The relationship progressed. What I felt, I realize now, was not true affection for the Lobster Salad Libertarian so much as relief that I had found, after a significant dry spell, a boyfriend. I didn’t especially enjoy his company, but I was sure enjoying the visits to the summer house in the country and the dinners at expensive restaurants. I was so determined to plot an exit strategy from dreaded spinsterhood that I managed to ignore a fact that the friends who met him realized immediately: Personality-wise, the guy was a dud.

There were outward indications that even I could not ignore. For one, this was a wealthy, eligible, straight man who was actively looking to get married and have kids. The fact that, at 40, he had yet to be snatched up by any of New York’s desperate denizens did not bode well. It occurred to me that his blandness could be to blame. The guy had less charisma than the houseplant currently sitting on my windowsill, and it died several months ago.

Then there was The Curious Gifting Incident. One day on the phone, Lobster Salad let slip that he would have a present for me at our next date, but he refused to indulge me in my guessing game. Left alone with my imagination, I wondered if he’d gotten me flowers or chocolates, or if he was perhaps preparing a decadent dessert for the lady chocophile in his life. Then I got carried away: Was it theater tickets? A diamond tennis bracelet, perhaps? (He was a hedge-fund manager, after all.)

When the night of the date finally arrived, Lobster Salad ceremoniously presented me with … fruit-flavored gum. Apparently he had noticed my affinity for orange Trident, and decided, on a “romantic whim,” to pick me up a brand-new pack. Be still my beating heart.

Another ominous sign: our divergent ideas about vacations. When we started talking about planning a long-weekend getaway, I suggested the Caribbean, conjuring white sandy beaches, margaritas by the pool and decadent afternoon naps. He countered with Vermont. That could be romantic, too, I thought. We could take hikes, admire the foliage, and then snuggle up in front of a cozy fire, sipping apple cider.

Nope, that’s not what Lobster Salad had in mind. Instead, he wanted to find a place where he could learn telemetry — the art, he instructed me, sternly, of getting hawks and other birds of prey to land on one’s arm. Not surprisingly, the concept did not thrill me. Though I’ve been having steamy vacation fantasies since adolescence, none of the variations involves talon-on-skin contact.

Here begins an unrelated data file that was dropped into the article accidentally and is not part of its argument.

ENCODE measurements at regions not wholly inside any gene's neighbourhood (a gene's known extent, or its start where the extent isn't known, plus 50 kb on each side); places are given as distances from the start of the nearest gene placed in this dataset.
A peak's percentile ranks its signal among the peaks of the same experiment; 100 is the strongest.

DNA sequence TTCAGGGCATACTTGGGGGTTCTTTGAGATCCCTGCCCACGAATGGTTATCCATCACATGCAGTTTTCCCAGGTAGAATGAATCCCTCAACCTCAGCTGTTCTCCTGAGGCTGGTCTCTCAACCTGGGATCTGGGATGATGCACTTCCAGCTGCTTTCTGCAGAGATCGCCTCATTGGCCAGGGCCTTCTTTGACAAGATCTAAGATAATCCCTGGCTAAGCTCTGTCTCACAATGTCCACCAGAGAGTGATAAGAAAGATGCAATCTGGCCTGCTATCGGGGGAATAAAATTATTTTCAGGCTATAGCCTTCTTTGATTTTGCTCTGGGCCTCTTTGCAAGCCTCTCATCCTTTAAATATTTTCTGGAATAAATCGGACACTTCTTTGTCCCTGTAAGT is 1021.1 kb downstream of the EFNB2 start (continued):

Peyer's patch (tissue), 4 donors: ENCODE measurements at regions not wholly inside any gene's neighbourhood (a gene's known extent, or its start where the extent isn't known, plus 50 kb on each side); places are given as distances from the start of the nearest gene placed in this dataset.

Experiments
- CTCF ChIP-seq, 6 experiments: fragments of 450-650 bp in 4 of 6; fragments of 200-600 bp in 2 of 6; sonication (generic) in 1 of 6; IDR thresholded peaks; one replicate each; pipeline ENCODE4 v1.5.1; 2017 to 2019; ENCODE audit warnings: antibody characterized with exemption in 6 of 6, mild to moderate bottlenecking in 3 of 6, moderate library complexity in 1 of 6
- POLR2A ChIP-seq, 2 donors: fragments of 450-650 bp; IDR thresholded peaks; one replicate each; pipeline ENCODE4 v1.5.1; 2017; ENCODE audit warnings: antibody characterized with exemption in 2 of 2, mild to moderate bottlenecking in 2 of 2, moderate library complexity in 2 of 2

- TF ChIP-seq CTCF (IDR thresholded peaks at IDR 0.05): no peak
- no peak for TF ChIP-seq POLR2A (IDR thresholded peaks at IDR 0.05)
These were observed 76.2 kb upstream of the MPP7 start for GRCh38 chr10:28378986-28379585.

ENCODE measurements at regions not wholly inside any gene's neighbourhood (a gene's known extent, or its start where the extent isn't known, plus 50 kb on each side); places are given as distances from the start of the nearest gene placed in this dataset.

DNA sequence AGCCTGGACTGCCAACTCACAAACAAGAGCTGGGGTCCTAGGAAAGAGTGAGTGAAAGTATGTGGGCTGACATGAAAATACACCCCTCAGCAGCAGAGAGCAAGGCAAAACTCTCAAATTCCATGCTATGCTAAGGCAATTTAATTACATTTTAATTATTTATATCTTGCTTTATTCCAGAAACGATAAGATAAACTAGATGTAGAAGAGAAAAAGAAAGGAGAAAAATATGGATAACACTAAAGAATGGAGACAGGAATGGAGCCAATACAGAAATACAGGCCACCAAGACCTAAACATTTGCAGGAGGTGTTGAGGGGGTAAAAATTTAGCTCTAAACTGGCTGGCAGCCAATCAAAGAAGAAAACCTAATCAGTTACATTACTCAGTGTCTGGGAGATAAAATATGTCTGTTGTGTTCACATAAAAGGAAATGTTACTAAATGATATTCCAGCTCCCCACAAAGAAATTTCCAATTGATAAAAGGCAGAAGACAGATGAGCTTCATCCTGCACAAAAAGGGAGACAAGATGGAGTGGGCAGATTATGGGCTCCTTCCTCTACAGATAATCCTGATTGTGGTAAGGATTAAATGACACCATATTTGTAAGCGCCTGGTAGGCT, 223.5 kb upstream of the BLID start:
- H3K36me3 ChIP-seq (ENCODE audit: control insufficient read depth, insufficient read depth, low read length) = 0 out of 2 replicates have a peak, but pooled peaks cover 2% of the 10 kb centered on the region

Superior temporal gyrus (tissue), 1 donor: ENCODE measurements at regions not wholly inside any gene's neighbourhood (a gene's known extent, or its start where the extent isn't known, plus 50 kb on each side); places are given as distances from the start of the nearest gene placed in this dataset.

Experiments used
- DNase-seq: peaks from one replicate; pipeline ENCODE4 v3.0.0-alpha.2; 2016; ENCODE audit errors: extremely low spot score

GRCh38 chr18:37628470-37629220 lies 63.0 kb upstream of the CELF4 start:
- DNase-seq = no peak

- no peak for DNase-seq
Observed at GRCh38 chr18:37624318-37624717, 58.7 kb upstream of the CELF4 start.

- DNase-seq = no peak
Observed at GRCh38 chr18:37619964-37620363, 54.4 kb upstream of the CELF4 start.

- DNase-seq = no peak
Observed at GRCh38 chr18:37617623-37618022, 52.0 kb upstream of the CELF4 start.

We never made it to our fall getaway. The beginning of the end came when Edward Kennedy died. I’m a Massachusetts native who considered Kennedy a hero —a beloved figure who, despite the fact that he came from a background of supreme privilege, made advancing the rights of the have-nots his life’s work. I was glued to the coverage of Senator Kennedy’s funeral, which I found simultaneously wrenching and inspiring. Lobster Salad, perhaps predictably, told me he “hates the Kennedys” and brought up Chappaquiddick, asking me how I could mourn a murderer.

A week and a half after the funeral, President Obama made his health-care address to Congress. Moved by the speech, I foolishly abandoned my “agree to disagree” policy with the Libertarian and e-mailed him the portions of the transcript which I found most compelling. Didn’t he agree, I asked, that it was unconscionable, in a nation as wealthy as the United States, that so many citizens couldn’t afford access to health care? Big mistake.

In the icy e-mail exchange that ensued, Lobster Salad argued that a lot of people are “uninsured by choice — it just makes sense to them” or are too irresponsible or dumb to fill out the paperwork required to get coverage. He also, in referencing the dangers of demagoguery, compared Obama to Hitler.

I was tempted to break up with Lobster Salad on the spot, but a wise and reasonable friend intervened, suggesting that I wait until after the tennis tournament I was covering, when I would be calmer and less sleep-deprived, instead of making a rash decision that I might come to regret. With boyfriends at a premium in this city, a disagreement over health insurance premiums isn’t enough of a reason to toss one aside. The husband of another friend forbade me to ever break up with Lobster Salad, given that he was a hedge-fund manager with more money than the God he worshiped (in contradiction to his Libertarianism). “If you don’t want to date him, I will,” joked my friend’s husband.